In a truly tragic turn of events, the lovely Matthew Perry passed away last weekend after allegedly playing in a two-hour pickleball session.
Here, friend and pickleball coach Matt Manasse fondly remembers his late friend, who utilized the popular sport as a means to aid in his recovery journey.
Path To Sobriety
It is comforting to think Matthew Perry was doing one of his very favorite things in the hours just prior to his passing. Manasse shared with PEOPLE the profound significance the sport held for the actor, who left us on Saturday at the age of 54.
Manasse, who had known the Friends star for two years, asserts that it served as an outlet for him and was a pivotal tool in his path to sobriety.
“He thought it was something that could help with his recovery, and he was doing an awesome job,” says Manasse. “He loved it. He came out five times a week; would always talk about it. [He] got so much better; always made everyone laugh. He was competitive, just a genuine, good guy – caring for everybody.”
“Pickleball Coach To The Stars”
Called the “Pickleball Coach to the Stars” by some, Manasse shares his expertise with patrons at the Riviera Country Club, an exclusive members’ establishment in Pacific Palisades, close to Perry’s residence in the Los Angeles area.
Perry was on the court there just before being discovered deceased in his nearby abode, and it comes as no surprise to Manasse that his comrade was on the court that morning. In fact, he was informed that the actor – whose cause of passing is yet to be ascertained – was “performing really well.”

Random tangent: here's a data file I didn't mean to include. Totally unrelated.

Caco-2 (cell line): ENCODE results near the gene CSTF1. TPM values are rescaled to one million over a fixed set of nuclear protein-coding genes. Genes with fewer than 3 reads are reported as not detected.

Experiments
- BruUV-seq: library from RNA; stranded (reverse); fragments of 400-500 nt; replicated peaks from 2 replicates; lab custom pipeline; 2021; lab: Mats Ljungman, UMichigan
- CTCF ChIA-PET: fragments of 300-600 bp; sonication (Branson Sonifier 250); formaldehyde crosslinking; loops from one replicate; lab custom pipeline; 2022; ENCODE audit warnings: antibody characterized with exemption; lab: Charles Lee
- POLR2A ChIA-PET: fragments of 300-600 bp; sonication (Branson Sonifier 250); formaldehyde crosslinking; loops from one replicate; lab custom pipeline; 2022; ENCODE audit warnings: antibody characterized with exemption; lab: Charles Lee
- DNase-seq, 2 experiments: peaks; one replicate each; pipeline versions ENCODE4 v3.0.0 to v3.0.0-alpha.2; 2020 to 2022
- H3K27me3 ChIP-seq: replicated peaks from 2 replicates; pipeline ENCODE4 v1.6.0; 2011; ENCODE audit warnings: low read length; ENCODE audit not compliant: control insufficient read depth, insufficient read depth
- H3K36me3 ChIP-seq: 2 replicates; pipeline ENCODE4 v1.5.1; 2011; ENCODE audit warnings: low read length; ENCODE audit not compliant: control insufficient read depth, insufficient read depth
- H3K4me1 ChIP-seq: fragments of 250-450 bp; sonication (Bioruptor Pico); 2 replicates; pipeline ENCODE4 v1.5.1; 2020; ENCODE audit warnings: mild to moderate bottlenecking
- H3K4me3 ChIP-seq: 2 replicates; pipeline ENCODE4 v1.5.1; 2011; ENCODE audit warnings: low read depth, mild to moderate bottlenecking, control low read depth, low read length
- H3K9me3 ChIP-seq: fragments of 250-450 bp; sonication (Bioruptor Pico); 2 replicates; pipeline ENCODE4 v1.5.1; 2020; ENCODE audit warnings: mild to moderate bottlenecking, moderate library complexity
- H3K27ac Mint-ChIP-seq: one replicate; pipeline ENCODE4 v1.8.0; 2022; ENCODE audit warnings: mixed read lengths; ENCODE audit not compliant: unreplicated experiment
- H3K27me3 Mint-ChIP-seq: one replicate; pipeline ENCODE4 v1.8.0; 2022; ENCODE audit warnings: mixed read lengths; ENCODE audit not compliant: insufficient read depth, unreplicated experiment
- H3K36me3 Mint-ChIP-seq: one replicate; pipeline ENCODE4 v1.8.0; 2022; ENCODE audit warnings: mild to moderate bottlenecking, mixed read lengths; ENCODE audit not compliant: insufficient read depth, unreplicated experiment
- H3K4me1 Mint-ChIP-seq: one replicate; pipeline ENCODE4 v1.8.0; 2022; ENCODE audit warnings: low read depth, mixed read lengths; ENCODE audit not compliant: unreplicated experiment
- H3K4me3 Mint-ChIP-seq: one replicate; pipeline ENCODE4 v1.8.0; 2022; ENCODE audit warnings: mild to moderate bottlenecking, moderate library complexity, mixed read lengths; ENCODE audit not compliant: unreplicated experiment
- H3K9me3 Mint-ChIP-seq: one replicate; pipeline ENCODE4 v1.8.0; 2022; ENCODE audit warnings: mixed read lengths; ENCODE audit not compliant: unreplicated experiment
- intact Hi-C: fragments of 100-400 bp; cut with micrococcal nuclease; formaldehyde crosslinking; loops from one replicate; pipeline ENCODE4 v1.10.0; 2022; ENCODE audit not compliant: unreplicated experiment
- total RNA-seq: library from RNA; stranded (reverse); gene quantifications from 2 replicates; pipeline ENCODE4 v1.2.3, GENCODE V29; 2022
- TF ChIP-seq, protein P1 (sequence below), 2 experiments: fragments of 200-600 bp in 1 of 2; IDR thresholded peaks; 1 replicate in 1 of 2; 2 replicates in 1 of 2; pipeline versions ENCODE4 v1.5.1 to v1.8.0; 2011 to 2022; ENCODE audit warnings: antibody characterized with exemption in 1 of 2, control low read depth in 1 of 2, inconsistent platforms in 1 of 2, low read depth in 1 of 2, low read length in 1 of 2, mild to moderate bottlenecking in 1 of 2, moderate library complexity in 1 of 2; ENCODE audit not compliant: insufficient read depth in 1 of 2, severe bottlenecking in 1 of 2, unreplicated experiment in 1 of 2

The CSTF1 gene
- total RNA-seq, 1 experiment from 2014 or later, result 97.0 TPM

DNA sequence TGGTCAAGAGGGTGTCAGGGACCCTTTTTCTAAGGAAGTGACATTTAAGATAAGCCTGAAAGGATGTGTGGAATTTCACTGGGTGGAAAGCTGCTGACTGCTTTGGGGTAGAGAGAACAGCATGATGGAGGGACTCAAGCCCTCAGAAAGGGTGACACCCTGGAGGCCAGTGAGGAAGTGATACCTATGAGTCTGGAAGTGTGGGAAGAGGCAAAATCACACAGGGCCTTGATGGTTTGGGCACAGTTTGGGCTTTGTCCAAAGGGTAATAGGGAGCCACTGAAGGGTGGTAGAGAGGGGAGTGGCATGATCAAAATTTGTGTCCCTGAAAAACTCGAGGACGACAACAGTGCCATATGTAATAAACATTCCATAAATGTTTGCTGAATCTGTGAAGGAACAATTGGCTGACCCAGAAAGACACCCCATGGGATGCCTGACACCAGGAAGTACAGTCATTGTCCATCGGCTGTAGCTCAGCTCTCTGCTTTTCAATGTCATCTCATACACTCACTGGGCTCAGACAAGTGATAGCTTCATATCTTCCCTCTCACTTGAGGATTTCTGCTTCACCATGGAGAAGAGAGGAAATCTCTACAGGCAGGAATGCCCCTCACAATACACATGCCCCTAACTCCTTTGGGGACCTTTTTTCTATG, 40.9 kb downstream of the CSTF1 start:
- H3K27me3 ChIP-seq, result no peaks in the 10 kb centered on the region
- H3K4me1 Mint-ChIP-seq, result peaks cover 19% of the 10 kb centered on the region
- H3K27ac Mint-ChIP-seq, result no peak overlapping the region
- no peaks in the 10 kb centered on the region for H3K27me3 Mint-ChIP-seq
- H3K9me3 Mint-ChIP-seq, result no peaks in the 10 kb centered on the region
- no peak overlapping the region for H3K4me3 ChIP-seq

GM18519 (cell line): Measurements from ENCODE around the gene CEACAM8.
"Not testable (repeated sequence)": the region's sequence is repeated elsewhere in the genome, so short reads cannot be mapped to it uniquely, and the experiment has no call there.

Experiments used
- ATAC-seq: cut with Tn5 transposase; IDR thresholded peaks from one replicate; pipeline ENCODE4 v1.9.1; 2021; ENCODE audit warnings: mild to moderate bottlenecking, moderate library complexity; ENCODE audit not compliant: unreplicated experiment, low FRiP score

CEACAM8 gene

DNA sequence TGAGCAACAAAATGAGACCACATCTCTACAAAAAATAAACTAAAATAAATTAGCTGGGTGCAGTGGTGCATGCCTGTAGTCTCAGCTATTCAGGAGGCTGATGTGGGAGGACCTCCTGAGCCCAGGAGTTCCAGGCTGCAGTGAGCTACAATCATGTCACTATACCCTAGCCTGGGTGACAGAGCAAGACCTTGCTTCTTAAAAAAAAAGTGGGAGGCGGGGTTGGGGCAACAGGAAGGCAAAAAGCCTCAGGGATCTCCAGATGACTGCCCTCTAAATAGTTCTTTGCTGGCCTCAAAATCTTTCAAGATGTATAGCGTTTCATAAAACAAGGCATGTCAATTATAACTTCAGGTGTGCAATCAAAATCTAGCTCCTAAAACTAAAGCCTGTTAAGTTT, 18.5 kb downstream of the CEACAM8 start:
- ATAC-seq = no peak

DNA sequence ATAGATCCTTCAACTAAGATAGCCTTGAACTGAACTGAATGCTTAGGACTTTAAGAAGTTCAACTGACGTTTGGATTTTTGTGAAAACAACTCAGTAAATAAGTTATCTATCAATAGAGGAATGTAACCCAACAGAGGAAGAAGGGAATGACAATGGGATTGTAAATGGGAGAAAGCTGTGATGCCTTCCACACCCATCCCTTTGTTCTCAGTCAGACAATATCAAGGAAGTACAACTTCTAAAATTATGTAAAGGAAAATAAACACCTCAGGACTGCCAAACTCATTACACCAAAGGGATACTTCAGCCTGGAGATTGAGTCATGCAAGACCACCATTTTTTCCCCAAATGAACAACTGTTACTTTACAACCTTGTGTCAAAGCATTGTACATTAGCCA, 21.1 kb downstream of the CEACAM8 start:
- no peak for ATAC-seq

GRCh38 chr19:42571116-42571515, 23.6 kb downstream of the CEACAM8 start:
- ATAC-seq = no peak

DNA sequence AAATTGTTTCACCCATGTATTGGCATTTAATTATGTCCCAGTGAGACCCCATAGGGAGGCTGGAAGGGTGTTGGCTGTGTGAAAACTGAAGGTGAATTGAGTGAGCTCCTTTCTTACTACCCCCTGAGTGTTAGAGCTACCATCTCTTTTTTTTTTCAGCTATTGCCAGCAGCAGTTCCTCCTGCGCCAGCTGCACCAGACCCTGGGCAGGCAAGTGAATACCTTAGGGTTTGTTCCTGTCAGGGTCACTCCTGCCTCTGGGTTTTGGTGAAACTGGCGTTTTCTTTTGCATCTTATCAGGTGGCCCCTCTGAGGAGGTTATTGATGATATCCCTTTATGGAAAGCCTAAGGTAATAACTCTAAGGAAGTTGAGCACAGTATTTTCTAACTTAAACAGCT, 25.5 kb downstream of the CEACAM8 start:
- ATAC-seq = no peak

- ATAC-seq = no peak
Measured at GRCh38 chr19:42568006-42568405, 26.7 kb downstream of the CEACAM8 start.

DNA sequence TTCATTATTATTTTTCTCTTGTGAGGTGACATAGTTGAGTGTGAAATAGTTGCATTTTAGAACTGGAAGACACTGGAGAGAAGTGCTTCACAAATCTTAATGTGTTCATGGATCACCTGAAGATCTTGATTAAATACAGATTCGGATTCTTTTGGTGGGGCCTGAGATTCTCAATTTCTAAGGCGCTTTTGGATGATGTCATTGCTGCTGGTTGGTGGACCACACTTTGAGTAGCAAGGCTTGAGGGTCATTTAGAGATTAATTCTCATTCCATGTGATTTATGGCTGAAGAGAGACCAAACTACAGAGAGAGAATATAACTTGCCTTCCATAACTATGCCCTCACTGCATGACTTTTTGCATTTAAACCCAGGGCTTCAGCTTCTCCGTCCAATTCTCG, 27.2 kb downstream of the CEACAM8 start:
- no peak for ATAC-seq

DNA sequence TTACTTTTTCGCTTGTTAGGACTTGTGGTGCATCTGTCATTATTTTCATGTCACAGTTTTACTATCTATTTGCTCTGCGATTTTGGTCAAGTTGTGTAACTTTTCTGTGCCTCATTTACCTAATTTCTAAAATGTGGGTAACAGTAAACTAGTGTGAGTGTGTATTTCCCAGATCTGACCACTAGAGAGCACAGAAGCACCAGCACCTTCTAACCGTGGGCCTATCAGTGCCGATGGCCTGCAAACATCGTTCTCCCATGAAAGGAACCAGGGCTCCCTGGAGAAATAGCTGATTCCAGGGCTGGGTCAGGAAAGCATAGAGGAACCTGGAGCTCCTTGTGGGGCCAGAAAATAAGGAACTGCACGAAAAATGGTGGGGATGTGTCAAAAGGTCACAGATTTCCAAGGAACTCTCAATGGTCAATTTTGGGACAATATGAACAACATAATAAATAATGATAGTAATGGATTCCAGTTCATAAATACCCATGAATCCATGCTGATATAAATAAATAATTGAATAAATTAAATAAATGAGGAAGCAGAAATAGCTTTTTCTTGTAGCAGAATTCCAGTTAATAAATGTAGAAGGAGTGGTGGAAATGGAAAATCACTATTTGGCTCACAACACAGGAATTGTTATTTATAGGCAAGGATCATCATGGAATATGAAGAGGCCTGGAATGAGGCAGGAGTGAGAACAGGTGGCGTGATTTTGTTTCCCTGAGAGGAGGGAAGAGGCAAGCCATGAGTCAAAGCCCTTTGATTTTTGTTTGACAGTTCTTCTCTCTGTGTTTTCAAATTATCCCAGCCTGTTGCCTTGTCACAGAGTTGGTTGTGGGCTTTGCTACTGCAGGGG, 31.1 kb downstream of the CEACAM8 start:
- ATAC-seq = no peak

“Pickleball Was His Outlet”
He shares, “When I first started playing pickleball [with him], it was just Matthew and [me]. And then we’d bring in other people.”
Manasse notes that the actor took pleasure in playing with another instructor at the Riviera. She was Perry’s pickleball partner on Saturday and was the first person Manasse reached out to upon learning of the star’s demise.
“She said, ‘Yeah, he’d come out.’ She didn’t say how long but said he’d been doing really well on court, which wasn’t a surprise.”
Manasse adds, “Pickleball was his outlet. He really looked forward to it. He was a competitive guy, not in a bad way at all. He loved it. He wanted to come out. He wanted to win. He loved it. When he hit an unbelievable shot, he would tell you about it for days.”
Yet beyond his affection for the sport, Manasse asserts that Perry – who openly discussed his prolonged struggle with alcohol and prescription painkiller addiction – employed pickleball as a means to maintain sobriety and extend aid to others in their recovery journeys.
According to Manasse, “He had so much that he was doing with his rehab facility and trying to get people clean,” Manasse says. “He would bring them to teach them pickleball. He was just always trying to help people.”
This included Manasse, who endeavored to establish his standing as the go-to pickleball instructor as the sport gained traction among Hollywood’s luminaries. Perry, he recounts, was inclined to lend his support, stating, “Whatever you need, I’m there for you.”
“A Really Good Person”
“That was just the kind of guy he was,” Manasse explains. “We went to dinner together. I was over at his place for the Super Bowl. He cared about other people. He was a really good person.”
The devastated coach, who last spoke to his friend the week before the star’s death, says that he wants people to know that his friend “Matty” was “a guy that wanted to help people and was selfless.”
“He cared about everyone – your day was better when you saw him or when he called,” he recalls. “He never missed an opportunity for a funny joke to make you laugh. Just a genuinely amazing person. Everyone should know he had a heart of gold.”
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